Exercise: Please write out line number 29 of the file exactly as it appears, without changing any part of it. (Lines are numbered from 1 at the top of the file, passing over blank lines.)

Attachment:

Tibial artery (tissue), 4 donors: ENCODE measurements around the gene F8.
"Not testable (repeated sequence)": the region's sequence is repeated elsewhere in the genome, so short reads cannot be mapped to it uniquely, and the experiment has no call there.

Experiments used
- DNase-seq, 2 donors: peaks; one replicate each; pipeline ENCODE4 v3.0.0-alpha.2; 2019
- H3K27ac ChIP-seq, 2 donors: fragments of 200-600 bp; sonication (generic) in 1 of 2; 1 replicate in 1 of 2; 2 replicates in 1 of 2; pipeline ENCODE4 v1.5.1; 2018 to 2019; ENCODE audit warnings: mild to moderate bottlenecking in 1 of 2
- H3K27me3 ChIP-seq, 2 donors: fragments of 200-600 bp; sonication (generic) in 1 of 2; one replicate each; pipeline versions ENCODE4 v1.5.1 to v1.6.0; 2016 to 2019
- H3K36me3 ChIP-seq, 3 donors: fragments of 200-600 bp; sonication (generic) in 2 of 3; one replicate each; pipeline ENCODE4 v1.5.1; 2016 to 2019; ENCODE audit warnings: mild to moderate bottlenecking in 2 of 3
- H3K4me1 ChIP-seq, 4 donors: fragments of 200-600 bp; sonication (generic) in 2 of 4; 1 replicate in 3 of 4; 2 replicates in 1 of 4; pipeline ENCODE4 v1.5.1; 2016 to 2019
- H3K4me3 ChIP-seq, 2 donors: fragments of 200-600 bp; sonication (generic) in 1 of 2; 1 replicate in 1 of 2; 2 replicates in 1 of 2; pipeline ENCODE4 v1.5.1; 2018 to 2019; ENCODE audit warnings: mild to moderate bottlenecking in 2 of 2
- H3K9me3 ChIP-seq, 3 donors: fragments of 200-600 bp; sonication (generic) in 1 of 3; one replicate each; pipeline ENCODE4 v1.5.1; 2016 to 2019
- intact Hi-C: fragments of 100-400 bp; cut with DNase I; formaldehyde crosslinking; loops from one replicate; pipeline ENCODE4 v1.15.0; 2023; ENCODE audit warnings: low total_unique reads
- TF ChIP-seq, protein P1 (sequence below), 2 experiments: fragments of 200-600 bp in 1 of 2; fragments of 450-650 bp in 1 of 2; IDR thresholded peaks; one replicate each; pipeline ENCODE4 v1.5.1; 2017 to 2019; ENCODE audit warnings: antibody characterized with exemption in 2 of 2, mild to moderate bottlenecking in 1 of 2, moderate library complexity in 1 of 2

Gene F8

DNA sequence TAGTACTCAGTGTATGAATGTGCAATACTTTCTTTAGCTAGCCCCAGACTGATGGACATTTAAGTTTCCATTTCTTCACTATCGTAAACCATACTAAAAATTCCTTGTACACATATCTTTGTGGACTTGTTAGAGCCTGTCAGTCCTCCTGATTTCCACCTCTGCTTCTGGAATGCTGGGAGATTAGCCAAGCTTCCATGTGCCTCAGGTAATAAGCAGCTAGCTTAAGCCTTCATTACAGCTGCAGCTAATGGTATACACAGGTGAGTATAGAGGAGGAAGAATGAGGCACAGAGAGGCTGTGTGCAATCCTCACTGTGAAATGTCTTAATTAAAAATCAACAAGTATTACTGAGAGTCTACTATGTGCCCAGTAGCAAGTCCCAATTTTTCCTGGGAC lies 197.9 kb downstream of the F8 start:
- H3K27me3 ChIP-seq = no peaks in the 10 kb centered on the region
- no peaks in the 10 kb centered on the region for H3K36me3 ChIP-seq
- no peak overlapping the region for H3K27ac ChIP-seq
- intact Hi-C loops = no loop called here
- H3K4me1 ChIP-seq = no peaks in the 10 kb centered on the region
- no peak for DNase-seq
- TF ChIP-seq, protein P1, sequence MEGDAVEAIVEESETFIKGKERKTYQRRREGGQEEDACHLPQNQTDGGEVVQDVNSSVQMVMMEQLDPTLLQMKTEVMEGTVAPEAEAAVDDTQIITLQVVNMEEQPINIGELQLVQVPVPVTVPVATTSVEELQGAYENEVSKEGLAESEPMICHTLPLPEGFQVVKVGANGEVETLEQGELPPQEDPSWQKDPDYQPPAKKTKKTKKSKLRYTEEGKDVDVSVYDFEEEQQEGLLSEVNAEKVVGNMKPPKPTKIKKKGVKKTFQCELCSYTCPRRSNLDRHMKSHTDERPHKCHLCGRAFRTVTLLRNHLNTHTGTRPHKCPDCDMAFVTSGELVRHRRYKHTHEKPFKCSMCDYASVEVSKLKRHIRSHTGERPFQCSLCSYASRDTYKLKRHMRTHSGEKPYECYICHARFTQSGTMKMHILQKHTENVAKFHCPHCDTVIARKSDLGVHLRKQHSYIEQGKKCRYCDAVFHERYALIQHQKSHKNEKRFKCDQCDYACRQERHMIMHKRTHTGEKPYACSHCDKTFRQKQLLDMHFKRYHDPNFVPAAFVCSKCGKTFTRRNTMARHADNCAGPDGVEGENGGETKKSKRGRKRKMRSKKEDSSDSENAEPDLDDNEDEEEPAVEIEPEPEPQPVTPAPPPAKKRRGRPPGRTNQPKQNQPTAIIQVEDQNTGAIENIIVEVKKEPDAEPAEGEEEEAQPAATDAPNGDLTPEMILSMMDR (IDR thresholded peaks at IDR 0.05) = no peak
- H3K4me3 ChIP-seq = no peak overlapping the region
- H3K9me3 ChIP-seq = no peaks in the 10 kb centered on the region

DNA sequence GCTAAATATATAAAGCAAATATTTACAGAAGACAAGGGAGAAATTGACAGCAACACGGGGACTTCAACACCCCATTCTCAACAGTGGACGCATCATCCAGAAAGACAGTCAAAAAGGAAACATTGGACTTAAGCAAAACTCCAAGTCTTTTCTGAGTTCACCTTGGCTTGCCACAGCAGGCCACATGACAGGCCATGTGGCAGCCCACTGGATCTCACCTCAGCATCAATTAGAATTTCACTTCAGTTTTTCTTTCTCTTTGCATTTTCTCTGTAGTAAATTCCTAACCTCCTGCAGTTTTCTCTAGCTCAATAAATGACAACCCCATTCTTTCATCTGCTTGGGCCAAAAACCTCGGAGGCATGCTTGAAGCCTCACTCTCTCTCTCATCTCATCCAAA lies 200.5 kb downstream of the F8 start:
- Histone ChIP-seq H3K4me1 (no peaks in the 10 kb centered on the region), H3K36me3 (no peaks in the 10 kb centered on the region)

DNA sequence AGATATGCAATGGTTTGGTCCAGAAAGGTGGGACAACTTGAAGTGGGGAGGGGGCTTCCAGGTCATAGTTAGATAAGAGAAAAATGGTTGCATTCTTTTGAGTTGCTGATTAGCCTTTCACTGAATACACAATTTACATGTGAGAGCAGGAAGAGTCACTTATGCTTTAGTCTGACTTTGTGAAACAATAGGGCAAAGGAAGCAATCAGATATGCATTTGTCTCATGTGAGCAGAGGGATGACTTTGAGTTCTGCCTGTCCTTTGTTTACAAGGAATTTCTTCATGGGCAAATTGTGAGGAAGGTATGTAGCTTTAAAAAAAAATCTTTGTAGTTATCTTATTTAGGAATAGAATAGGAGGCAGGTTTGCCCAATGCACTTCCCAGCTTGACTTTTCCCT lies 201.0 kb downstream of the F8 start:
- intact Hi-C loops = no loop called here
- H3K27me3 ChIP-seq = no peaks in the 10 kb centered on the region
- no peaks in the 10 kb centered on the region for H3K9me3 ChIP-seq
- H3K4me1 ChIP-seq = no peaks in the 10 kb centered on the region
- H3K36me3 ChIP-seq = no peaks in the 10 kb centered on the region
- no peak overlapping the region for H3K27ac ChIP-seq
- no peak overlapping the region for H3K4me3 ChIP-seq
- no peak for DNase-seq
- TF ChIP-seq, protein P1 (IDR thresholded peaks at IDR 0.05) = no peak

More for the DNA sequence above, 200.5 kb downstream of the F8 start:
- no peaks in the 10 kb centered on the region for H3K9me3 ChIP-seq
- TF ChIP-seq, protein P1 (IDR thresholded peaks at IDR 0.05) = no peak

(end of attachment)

- no peaks in the 10 kb centered on the region for H3K9me3 ChIP-seq